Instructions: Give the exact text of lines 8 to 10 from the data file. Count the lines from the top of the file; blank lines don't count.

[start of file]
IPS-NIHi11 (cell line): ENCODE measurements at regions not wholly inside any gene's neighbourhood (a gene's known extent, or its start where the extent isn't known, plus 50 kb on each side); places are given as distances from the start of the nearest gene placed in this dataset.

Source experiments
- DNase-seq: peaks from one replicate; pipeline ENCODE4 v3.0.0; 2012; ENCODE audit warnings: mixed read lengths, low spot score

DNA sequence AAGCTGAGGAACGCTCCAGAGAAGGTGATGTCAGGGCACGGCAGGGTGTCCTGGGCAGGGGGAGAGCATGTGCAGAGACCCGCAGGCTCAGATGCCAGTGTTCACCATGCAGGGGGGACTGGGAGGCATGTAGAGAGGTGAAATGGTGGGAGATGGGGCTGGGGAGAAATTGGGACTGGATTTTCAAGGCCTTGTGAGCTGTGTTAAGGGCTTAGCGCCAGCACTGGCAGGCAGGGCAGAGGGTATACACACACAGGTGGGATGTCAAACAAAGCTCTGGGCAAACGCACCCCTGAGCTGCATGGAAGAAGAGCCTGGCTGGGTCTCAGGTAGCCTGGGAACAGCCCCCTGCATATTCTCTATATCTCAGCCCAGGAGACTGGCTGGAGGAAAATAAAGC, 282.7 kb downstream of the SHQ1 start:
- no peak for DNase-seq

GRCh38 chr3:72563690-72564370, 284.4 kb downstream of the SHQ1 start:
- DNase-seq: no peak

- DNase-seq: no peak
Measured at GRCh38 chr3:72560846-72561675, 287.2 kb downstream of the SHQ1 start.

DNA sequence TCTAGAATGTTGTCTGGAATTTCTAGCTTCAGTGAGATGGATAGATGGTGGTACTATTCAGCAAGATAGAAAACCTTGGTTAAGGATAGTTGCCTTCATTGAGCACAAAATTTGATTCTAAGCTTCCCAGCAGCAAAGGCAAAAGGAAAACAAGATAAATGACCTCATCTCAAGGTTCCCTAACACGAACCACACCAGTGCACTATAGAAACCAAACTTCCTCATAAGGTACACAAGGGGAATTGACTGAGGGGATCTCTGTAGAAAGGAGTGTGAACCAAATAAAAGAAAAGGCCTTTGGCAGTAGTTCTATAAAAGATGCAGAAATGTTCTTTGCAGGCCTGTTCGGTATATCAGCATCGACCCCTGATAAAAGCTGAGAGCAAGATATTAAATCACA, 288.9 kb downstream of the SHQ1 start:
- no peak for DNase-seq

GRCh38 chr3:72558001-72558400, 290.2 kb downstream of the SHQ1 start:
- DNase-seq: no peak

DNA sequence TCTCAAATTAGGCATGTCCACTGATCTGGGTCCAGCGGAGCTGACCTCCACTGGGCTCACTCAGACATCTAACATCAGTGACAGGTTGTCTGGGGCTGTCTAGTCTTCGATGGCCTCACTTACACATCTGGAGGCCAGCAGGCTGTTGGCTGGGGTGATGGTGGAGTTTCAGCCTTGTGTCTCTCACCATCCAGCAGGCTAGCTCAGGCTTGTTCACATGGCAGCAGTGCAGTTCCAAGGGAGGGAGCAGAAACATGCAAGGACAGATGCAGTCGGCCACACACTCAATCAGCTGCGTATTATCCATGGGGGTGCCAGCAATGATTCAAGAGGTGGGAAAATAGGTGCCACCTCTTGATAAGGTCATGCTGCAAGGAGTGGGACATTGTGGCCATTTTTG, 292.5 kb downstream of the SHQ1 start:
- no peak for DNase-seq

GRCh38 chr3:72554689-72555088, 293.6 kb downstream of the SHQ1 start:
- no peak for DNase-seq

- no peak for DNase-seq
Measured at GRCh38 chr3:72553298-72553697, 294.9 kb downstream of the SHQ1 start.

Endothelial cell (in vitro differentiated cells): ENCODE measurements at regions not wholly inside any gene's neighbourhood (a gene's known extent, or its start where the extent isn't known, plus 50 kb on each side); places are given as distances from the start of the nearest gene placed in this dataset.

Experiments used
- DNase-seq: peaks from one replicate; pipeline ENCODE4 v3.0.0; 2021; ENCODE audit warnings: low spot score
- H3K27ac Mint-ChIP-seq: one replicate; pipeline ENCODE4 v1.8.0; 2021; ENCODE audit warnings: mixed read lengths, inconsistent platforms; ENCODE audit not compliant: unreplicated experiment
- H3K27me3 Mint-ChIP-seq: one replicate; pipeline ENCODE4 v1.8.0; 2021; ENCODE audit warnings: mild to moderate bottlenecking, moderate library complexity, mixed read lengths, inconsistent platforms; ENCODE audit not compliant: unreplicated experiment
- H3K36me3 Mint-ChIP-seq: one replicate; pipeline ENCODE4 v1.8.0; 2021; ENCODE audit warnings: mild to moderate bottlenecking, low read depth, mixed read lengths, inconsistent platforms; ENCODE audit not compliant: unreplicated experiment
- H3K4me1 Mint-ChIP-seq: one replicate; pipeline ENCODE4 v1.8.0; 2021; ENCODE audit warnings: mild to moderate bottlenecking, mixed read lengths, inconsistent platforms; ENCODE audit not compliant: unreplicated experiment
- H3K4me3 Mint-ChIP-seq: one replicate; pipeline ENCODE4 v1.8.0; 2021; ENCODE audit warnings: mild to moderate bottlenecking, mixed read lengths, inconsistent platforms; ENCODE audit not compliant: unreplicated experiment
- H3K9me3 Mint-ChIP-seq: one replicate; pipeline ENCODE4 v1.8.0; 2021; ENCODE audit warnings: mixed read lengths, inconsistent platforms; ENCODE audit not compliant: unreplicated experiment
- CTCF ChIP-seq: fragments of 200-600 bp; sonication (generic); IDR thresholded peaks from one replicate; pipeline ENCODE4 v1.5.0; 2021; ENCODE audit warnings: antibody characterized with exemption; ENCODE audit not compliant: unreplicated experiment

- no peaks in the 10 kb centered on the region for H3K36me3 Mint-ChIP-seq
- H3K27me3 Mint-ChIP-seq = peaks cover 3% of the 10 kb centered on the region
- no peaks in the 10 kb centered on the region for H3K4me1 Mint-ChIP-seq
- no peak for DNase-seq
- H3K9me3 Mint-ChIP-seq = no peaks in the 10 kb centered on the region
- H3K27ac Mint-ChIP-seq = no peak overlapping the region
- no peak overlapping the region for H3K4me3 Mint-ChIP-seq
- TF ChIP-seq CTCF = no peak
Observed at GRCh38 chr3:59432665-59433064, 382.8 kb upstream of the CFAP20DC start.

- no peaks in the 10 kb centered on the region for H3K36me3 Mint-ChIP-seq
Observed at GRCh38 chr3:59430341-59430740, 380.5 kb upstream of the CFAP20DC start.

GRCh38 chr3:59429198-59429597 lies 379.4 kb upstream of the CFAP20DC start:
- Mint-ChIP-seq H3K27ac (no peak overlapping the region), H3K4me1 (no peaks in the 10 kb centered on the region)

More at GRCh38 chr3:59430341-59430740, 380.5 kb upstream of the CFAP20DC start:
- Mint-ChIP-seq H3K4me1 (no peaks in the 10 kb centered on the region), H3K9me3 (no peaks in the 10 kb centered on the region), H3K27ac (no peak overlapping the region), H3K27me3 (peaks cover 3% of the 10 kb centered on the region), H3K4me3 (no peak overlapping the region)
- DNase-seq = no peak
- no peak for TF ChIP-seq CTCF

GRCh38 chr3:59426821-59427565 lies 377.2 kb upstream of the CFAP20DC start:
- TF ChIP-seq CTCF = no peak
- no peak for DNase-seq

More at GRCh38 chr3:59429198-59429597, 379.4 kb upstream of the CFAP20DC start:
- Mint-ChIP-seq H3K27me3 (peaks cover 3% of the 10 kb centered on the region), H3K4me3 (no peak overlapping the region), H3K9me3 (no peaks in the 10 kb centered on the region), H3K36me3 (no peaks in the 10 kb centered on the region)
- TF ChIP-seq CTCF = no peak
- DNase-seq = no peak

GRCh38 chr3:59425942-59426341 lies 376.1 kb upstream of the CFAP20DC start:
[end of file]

- DNase-seq: no peak
Measured at GRCh38 chr3:72560846-72561675, 287.2 kb downstream of the SHQ1 start.

DNA sequence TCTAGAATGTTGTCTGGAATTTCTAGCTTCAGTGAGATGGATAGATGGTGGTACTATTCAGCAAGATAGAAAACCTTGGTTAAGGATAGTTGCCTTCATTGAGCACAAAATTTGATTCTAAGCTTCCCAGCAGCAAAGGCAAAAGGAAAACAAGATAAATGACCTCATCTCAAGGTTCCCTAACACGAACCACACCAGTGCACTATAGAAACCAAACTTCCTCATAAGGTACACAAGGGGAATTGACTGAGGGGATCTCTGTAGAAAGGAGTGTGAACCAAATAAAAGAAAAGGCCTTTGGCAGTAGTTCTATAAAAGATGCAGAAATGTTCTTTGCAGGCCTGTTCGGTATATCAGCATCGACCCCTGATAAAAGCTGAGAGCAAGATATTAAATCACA, 288.9 kb downstream of the SHQ1 start: